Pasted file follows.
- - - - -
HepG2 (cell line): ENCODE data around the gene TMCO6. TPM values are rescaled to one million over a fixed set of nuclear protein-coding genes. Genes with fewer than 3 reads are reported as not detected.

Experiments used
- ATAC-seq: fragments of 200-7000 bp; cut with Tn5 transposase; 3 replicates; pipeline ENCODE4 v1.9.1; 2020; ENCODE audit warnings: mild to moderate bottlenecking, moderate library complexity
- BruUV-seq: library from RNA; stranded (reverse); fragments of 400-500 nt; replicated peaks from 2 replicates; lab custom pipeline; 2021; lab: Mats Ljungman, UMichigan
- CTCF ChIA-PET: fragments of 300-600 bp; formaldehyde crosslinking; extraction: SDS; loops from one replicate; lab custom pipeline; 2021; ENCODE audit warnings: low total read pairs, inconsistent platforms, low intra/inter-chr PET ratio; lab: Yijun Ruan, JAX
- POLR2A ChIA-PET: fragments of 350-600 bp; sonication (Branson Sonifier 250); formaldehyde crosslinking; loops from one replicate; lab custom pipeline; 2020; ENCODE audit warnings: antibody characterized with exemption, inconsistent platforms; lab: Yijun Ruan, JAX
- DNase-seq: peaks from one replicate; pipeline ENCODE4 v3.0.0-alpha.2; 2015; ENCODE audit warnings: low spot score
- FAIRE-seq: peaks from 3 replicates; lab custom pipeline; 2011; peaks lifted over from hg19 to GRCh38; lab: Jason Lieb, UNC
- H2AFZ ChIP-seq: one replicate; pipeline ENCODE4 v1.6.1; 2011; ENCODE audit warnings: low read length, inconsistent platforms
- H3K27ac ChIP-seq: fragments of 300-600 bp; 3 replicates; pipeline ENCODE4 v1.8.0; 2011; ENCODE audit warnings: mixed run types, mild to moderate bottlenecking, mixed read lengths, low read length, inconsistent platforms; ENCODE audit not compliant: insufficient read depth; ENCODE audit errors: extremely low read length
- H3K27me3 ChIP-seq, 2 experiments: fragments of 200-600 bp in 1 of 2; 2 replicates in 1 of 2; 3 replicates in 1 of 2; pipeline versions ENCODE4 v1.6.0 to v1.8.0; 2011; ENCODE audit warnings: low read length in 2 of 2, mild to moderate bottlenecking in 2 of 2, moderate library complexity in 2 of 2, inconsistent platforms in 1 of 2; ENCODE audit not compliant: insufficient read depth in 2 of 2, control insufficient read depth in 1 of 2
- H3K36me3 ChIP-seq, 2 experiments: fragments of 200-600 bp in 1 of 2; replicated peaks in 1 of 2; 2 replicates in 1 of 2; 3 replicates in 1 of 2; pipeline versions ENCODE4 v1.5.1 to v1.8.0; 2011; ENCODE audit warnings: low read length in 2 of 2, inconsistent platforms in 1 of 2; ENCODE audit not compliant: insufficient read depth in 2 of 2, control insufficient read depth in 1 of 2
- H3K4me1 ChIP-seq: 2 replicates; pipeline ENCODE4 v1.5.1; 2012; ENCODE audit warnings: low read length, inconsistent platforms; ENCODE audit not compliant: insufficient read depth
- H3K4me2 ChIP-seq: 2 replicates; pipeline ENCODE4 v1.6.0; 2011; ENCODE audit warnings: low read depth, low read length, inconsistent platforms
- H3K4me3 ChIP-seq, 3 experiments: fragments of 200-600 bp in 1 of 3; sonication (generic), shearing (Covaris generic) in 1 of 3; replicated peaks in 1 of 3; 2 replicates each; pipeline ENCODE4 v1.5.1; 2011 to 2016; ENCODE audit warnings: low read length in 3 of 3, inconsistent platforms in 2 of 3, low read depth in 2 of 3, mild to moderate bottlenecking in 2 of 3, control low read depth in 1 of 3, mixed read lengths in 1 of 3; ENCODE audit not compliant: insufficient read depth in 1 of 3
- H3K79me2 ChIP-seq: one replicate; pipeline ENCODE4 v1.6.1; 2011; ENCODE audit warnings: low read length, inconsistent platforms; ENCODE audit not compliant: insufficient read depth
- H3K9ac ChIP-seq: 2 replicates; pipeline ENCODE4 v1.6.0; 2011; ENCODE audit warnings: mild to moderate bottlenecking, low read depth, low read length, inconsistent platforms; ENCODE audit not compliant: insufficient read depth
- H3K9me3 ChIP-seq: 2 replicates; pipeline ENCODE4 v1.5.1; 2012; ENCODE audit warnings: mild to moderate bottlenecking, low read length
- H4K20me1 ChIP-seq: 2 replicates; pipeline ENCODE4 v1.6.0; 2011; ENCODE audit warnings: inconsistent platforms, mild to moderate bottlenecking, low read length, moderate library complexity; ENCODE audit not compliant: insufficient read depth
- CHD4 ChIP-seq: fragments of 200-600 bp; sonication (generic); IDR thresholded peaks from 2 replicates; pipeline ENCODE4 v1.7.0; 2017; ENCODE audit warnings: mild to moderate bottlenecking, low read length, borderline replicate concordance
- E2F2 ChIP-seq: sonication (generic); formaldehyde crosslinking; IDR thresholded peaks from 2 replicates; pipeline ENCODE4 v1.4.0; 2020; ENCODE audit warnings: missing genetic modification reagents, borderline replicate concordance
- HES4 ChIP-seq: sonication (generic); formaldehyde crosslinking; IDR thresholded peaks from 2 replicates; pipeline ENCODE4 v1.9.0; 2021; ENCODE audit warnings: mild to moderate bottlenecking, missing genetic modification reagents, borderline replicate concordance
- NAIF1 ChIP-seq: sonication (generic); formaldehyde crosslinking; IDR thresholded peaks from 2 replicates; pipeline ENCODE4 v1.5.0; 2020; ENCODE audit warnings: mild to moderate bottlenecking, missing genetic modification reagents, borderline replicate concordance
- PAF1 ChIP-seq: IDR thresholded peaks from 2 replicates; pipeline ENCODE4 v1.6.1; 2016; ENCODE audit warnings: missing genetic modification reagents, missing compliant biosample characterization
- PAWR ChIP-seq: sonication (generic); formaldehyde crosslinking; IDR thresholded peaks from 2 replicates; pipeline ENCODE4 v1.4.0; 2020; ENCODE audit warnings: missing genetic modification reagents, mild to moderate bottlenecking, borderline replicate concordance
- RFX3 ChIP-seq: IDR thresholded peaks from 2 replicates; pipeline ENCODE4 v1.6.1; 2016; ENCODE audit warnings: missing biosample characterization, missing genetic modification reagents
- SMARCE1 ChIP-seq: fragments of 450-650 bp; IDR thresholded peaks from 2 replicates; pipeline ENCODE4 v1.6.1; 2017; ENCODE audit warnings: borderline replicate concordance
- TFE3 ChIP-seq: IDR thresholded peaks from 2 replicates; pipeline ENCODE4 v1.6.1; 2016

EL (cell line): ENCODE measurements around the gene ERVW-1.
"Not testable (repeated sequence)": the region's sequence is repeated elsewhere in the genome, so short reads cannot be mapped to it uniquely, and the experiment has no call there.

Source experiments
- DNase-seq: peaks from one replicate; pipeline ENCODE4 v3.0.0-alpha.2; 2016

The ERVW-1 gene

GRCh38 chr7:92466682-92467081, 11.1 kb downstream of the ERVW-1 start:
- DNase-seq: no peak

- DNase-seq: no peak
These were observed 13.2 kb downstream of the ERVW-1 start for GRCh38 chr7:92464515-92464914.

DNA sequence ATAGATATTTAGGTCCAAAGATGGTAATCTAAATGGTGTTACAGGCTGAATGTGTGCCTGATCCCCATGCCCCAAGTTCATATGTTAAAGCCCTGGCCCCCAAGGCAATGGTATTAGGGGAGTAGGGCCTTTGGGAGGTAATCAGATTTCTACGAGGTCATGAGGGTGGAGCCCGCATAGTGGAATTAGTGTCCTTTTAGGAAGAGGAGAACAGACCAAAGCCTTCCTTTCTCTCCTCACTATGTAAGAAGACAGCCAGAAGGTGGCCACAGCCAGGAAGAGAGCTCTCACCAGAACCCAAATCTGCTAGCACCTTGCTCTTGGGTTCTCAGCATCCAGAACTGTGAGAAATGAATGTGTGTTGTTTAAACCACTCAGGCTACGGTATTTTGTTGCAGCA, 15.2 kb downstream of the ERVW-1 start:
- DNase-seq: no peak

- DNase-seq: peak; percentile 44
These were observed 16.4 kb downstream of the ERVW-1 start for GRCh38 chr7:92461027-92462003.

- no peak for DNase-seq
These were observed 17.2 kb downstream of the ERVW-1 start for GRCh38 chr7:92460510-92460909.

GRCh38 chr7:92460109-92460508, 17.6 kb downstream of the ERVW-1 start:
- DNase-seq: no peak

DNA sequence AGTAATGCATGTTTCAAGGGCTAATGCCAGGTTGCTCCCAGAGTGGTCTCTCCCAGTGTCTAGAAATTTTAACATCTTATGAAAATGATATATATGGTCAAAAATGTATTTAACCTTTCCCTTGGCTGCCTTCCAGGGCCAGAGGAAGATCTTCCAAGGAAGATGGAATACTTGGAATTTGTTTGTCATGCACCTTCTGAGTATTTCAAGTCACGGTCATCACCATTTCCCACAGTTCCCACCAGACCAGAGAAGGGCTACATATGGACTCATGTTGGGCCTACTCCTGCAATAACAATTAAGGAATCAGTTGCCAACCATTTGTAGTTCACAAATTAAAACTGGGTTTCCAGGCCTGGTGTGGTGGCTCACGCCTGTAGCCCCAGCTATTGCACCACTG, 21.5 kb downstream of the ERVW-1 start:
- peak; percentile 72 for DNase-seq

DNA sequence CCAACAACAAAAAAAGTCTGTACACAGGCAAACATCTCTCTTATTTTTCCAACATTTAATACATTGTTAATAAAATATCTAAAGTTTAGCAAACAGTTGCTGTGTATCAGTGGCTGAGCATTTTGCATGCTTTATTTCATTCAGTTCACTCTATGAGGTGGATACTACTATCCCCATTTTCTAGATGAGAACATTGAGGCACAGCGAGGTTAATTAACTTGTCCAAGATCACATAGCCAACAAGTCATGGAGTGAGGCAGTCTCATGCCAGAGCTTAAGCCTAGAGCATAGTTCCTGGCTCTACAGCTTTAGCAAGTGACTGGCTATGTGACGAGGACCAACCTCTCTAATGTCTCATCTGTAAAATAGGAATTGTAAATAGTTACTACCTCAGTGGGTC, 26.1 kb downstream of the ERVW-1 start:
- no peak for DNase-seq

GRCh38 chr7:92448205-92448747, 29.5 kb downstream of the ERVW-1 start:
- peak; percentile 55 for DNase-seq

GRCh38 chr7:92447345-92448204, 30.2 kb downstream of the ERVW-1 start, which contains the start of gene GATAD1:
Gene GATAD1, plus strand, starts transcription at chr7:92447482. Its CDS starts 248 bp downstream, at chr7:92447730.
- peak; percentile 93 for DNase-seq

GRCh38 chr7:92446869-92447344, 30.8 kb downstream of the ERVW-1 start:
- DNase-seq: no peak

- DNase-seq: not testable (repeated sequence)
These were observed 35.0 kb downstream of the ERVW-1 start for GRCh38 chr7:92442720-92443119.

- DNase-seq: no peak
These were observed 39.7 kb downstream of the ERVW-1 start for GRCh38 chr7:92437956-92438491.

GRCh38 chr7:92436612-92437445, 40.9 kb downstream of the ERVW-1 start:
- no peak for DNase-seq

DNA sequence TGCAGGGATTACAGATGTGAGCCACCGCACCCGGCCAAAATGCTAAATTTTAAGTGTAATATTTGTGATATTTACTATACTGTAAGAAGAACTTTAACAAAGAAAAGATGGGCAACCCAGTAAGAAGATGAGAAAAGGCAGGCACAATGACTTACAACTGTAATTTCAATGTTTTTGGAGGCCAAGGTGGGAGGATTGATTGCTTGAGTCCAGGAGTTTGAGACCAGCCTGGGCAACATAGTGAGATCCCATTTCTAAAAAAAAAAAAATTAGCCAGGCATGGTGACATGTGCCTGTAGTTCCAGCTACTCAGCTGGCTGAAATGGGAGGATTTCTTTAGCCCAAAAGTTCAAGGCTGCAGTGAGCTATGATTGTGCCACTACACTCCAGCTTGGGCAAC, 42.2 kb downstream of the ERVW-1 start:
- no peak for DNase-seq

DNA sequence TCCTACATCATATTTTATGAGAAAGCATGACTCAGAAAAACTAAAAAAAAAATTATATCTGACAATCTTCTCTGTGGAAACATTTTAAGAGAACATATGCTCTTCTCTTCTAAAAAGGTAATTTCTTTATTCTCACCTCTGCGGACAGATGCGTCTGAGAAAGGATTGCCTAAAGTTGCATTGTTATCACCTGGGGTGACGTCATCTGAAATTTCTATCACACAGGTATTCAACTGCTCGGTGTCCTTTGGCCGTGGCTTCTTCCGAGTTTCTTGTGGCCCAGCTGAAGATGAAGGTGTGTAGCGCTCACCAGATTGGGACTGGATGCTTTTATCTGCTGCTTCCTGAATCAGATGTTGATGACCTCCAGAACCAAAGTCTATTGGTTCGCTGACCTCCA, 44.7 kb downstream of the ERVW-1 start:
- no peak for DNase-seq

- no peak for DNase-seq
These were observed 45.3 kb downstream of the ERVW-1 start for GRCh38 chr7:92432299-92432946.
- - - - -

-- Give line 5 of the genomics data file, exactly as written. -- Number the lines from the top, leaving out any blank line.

- CTCF ChIA-PET: fragments of 300-600 bp; formaldehyde crosslinking; extraction: SDS; loops from one replicate; lab custom pipeline; 2021; ENCODE audit warnings: low total read pairs, inconsistent platforms, low intra/inter-chr PET ratio; lab: Yijun Ruan, JAX